James Gleick sets the scene in the prologue to The Information: A History, a Theory, a Flood:
As it happened, 1948 was when the Bell Telephone Laboratories announced the invention of a tiny electronic semiconductor, “an amazingly simple device” that could do anything a vacuum tube could do and more efficiently. It was a crystalline sliver, so small that a hundred would fit in the palm of a hand. In May, scientists formed a committee to come up with a name, and the committee passed out paper ballots to senior engineers in Murray Hill, New Jersey, listing some choices: semiconductor triode … iotatron … transistor (a hybrid of varistor and transconductance). Transistor won out. “It may have far-reaching significance in electronics and electrical communication,” Bell Labs declared in a press release, and for once the reality surpassed the hype.
The committee may have chosen transistor, but it wasn’t a committee-coined word: a Bell Labs engineer, John Robinson Pierce, had created it. A few months later, one of Pierce’s colleagues coined another word with “far-reaching significance”:
An invention even more profound and more fundamental [than the transistor] came in a monograph spread across seventy-nine pages of The Bell System Technical Journal in July and October. … It carried a title both simple and grand—“A Mathematical Theory of Communication”—the the message was hard to summarize. But it was a fulcrum around which the world began to turn. Like the transistor, this development also involved a neologism: the word bit, chosen in this case not by committee but by the lone author, a thirty-two-year-old named Claude Shannon. The bit now joined the inch, the pound, the quart, and the minute as a determinate quantity—a fundamental unit of measure.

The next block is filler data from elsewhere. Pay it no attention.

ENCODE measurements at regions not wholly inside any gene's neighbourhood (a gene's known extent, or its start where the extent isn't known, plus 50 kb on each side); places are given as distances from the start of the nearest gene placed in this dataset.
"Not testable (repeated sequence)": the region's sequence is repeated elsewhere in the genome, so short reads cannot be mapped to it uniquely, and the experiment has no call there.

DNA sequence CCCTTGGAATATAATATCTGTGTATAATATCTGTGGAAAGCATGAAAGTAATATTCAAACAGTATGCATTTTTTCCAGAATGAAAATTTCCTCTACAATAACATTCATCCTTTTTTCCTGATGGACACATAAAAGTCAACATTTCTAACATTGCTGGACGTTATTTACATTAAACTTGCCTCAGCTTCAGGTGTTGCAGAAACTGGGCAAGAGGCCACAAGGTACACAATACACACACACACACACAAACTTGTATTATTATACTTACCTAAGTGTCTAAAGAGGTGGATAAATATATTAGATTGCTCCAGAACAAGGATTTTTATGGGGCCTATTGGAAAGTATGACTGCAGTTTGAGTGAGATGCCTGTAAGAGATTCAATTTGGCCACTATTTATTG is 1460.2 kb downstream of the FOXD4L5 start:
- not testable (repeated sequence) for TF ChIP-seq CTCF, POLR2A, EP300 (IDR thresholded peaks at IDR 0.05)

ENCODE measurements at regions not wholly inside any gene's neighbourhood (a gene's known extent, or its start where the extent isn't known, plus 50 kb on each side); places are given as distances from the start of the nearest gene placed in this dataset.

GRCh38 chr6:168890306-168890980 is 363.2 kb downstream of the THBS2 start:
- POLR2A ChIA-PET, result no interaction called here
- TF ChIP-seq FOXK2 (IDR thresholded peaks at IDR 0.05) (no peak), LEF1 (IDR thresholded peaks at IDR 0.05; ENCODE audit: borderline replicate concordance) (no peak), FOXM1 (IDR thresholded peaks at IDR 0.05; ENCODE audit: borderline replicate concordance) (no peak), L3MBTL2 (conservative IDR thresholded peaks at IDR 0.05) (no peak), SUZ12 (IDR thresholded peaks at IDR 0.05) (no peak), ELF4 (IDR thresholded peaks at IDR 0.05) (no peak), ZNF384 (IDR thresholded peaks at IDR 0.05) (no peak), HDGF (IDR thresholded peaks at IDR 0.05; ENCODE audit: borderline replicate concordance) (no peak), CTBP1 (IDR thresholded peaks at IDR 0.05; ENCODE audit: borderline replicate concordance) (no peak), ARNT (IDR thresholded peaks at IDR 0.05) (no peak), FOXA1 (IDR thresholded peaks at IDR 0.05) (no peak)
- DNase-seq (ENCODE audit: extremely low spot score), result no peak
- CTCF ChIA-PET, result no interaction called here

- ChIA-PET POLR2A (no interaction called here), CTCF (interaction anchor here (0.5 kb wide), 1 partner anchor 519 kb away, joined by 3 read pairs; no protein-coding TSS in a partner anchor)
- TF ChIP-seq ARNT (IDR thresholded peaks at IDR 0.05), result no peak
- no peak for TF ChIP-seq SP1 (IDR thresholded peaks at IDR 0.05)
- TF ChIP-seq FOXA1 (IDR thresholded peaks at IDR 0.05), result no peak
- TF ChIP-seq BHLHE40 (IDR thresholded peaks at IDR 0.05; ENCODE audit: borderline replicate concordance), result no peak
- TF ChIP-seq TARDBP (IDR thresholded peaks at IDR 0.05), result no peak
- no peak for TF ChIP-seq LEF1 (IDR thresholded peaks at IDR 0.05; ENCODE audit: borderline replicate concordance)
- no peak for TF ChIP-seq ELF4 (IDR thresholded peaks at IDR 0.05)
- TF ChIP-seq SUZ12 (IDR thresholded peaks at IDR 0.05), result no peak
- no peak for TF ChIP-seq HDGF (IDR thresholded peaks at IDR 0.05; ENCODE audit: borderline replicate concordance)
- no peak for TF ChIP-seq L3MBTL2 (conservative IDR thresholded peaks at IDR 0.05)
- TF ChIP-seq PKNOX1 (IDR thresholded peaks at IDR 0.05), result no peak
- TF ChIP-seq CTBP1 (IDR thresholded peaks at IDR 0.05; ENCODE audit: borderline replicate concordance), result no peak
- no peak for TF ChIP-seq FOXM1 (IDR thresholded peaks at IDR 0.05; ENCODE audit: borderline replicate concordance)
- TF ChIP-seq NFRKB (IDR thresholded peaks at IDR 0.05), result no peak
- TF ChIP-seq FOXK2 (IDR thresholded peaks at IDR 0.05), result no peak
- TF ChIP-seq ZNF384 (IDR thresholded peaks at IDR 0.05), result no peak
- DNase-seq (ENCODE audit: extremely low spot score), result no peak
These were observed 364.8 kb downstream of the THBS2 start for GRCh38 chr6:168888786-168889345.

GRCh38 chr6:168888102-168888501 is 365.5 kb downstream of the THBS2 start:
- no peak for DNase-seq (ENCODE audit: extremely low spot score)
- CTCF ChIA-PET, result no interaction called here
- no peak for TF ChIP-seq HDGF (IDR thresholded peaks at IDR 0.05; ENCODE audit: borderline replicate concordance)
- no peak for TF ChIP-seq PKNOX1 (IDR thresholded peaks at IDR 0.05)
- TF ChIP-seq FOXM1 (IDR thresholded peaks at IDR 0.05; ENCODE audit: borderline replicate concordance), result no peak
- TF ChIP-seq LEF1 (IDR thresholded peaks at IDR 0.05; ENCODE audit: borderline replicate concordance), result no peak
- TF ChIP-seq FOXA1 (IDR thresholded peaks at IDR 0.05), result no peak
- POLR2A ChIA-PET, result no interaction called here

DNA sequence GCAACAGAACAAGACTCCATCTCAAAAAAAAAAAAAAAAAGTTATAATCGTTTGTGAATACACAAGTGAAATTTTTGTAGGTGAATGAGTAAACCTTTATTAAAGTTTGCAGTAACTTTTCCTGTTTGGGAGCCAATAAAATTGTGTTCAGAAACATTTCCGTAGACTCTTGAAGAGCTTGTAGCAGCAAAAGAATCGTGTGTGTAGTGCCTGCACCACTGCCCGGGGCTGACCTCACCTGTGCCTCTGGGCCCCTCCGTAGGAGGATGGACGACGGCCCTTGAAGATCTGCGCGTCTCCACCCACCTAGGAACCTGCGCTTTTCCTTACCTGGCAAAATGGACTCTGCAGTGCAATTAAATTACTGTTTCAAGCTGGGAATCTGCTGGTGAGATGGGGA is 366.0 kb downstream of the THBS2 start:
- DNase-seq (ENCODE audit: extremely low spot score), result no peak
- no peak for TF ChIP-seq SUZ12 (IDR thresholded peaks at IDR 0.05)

But measuring what? “A unit for measuring information,” Shannon wrote, as though there were such a thing, measurable and quantifiable, as information.
How did Shannon come up with bit? Later in The Information, Gleick quotes Shannon: “The resulting units may be called binary digits, or more briefly, bits.”
I heard Gleick speak in San Francisco a couple of months ago and am finally reading his superb book. (Gleick, a former New York Times reporter and editor, is also the author of Chaos; Isaac Newton; and Genius: The Life and Science of Richard Feynman.) Don’t be put off by the hundred pages of bibliography and endnotes, or by the occasional appearance of mathematical formulas: this is a thoroughly engaging story that combines history, biography, and philosophy. (And African talking drums.) For fans of onomastics, there’s a fascinating account of the naming challenges posed by technology. I hadn’t known, for example, that in 1919 the major telegraph companies “invited their customers to register code names for their addresses: single words of five to ten letters, required to be ‘pronounceable’—that is, ‘made up of syllables that appear in one of eight European languages.’” The New York Edison Company chose ILLUMINATE; the George Washington Hotel snagged CHERRYTREE. “It was first come, first served,” writes Gleick, “and it was a harbinger of things to come.”
Gleick, by the way, owns a very nifty domain name: around.com.